8. This new paper looks at fragmentary specimens from the east coast of America and provides a better understanding of theropod diversity in this region https://royalsocietypublishing.org/doi/10.1098/rsos.191206#.Xcv2qFgX_EQ.twitter
  9. Hello, I have summarized my hunting trips to St. Bartholomä from July 2019 to September 2019. Its in German and located at an external site: Rudists St. Bartholomä - July-Sept 2019 (external site) (pdf, ca. 4.2 MB) Fell free to delete this post if you find it inappropriate. Thanks! Franz Bernhard
  10. Late Cretaceous chalk in North America

    Hey everyone I know I've been lately rather inactive on TFF; I was held back by fieldwork and other reasons (though do expect some posts about the fieldwork next weekend ). But anyway, onto what I came to talk about... Would anyone know of some good exposures of Late Cretaceous chalk in Canada or USA? I'm thinking specifically about Campanian chalk or, even better, Maastrichtian chalk.. It would be great if the exposed chalk is very fossiliferous, of course. Thanks for any help! -Christian
  11. Hi, Recently I found this quite complete (both valves) oyster shell in an Upper Campanian to Lower Maastrichtian strata in SE of Pyrenees. My guess is Amphidonte pyrenaicum, a widespread species in the Tethys at this epoch. Supposing my guess is correct, problem is that I find that species named as (from older to newer papers): Exogyra pyrenaica, Ceratostreon pyrenaicum, Amphidonte pyrenaicum, Amphidonte (Amphidonte) pyrenaicum, and Amphidonte (Amphidonte) pyrenaica. So, I understand that former Exogyra genus has been splitted, Anyone knows of a paper about this issue? Thanks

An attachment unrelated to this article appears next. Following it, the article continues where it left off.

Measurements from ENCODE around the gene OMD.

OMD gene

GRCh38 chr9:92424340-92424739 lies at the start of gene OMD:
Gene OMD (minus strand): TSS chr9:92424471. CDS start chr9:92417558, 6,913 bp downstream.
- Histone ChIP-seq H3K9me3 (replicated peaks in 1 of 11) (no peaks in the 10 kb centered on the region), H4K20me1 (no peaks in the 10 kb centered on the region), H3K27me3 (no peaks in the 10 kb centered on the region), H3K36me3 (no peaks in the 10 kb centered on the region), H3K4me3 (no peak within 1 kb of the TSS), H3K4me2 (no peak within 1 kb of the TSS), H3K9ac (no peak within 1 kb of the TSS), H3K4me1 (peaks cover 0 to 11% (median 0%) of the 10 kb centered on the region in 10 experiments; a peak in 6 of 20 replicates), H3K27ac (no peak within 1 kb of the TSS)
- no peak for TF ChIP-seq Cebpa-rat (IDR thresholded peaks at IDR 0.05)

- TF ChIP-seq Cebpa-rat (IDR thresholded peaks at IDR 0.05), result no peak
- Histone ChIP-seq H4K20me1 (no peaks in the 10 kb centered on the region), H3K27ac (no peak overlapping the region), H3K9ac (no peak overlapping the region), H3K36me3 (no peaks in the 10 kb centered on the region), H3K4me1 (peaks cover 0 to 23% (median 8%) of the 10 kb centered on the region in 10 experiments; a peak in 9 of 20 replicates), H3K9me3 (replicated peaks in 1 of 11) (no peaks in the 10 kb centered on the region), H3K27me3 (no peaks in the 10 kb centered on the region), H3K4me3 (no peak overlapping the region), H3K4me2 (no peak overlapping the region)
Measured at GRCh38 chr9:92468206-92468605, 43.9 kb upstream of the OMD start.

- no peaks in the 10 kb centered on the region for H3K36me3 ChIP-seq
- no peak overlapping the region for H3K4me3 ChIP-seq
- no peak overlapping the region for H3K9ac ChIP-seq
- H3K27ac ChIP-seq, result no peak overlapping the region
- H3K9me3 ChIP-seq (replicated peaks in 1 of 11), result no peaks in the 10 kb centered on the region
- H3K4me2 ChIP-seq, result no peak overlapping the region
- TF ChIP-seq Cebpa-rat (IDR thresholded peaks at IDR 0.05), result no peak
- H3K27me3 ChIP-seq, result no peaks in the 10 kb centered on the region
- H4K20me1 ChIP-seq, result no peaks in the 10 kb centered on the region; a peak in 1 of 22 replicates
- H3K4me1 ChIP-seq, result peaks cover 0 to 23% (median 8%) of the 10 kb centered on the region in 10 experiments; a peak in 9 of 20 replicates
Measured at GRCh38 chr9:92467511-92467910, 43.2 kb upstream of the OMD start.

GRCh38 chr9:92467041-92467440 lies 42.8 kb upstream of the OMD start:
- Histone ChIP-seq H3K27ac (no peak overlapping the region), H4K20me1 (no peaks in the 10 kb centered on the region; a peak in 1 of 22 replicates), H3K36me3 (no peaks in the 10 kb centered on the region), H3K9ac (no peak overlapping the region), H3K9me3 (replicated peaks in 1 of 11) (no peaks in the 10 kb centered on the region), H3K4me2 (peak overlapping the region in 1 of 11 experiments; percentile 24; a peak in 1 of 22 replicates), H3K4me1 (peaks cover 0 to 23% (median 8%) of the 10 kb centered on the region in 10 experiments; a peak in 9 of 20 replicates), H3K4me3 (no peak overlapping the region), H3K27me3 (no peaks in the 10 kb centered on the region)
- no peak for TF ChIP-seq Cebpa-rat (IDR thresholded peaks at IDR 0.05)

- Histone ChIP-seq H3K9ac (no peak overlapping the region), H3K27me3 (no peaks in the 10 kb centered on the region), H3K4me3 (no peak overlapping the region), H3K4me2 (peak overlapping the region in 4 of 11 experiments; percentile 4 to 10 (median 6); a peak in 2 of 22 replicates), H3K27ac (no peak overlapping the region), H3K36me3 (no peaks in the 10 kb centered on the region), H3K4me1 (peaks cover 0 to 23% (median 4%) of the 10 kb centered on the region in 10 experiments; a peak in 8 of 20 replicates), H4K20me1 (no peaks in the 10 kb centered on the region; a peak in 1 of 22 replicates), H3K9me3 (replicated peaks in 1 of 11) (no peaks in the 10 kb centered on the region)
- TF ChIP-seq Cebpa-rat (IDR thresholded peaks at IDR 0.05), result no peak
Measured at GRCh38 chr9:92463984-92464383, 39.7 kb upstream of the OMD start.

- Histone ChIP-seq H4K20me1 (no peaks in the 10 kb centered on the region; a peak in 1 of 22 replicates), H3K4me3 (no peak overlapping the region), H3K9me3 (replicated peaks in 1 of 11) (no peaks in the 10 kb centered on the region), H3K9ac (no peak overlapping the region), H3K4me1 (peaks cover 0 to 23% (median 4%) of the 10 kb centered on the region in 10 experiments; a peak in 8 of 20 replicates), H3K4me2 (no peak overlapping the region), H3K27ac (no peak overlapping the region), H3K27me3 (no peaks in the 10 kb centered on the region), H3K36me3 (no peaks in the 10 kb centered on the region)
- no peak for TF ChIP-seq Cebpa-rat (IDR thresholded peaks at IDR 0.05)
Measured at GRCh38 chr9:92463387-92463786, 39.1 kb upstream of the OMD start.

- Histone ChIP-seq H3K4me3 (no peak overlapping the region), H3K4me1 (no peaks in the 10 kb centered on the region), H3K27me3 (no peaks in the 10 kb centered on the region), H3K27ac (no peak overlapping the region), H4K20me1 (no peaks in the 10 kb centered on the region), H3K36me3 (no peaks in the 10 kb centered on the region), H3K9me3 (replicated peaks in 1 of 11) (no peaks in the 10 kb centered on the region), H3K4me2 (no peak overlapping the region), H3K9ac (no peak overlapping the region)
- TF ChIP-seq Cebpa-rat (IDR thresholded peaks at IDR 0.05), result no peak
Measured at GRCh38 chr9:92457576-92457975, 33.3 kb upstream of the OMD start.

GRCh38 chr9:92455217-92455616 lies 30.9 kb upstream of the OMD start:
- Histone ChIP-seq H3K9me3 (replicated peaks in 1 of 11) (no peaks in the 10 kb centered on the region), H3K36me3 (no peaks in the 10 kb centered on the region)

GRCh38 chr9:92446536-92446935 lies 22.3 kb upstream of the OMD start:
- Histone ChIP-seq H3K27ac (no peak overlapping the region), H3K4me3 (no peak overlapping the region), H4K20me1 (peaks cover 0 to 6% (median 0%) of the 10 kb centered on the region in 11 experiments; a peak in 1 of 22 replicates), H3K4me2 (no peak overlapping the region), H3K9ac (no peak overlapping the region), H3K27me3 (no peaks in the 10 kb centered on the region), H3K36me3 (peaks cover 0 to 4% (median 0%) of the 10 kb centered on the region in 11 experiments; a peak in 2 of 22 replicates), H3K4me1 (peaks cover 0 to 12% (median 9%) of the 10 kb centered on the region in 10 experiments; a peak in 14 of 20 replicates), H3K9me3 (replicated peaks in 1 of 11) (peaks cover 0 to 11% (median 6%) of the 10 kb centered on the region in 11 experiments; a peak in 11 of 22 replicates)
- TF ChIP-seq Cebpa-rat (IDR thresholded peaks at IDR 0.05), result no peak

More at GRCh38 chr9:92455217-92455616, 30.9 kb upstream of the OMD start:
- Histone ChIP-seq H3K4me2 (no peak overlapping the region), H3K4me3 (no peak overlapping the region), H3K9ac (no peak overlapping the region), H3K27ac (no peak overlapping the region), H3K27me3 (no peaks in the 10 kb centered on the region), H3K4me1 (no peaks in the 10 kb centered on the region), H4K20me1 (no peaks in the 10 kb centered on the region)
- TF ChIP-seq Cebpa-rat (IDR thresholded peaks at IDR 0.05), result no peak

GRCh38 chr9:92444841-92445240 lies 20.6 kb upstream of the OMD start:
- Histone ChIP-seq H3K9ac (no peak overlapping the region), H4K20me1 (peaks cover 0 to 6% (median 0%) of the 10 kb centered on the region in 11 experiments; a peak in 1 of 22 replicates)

12. Hello, today I had another opportunity to fossil hunt in St. Bartholomä. I tidied mostly up my main dig and collecting site in the quarry at Point 25 east of Kalchberg. As expected, I did not find much, only some small so-so specimens (19 specimens in 3 hours, but the majority would be rejects). However, in the same small quarry, a few meters to the north of the main dig site, "Knödelbrekzie" is also exposed (upper part of lower right pic), with some steep scree below. I have found two good rudists in this scree two years ago. Today, I dug again with bare hands in the scree. First without any success. Sure, every piece was fossiliferous limestone, but even not a rudist fragment among them. But then, only a few minutes before I had to leave, it was there! Just pulled out of the dark hole to the left of the specimen: A slender, slightly bend Vaccinites vesiculosus. The apex is broken off (pillars are visible there) and it is also broken at the top end, but it is quite aesthetic and elegant, that´s at least my thinking . I like it very much! Ok, back to work : This is the main dig site at point 25 as of today, 09/24/2019. There are no longer many clasts of fossiliferous limestone in the scree, mostly sandstone and marl. The orange bucket in the upper left pic contains clasts of fossiliferous limestone, the black bucket waste material (marl and sandstone). Today I have removed 23 buckets (10 Liter) of waste and 3 buckets of fossiliferous limestone from the dig site. Scale bar is 1 m. In the lower left pic, piles of fossiliferous limestone are visible, the waste material is dumped to the left (not visible). In the lower left corner, cutting rejects are deposited. At the right edge of the lower right pic, fragments and partials of rudist are deposited. This was probably my last hunting trip to St. Bartholomä for some time. I would like to do more prospecting and light surface collecting during my next trips. I am not really the born digger, I like prospecting more, but sometimes, I just have to dig . Thanks for looking! Franz Bernhard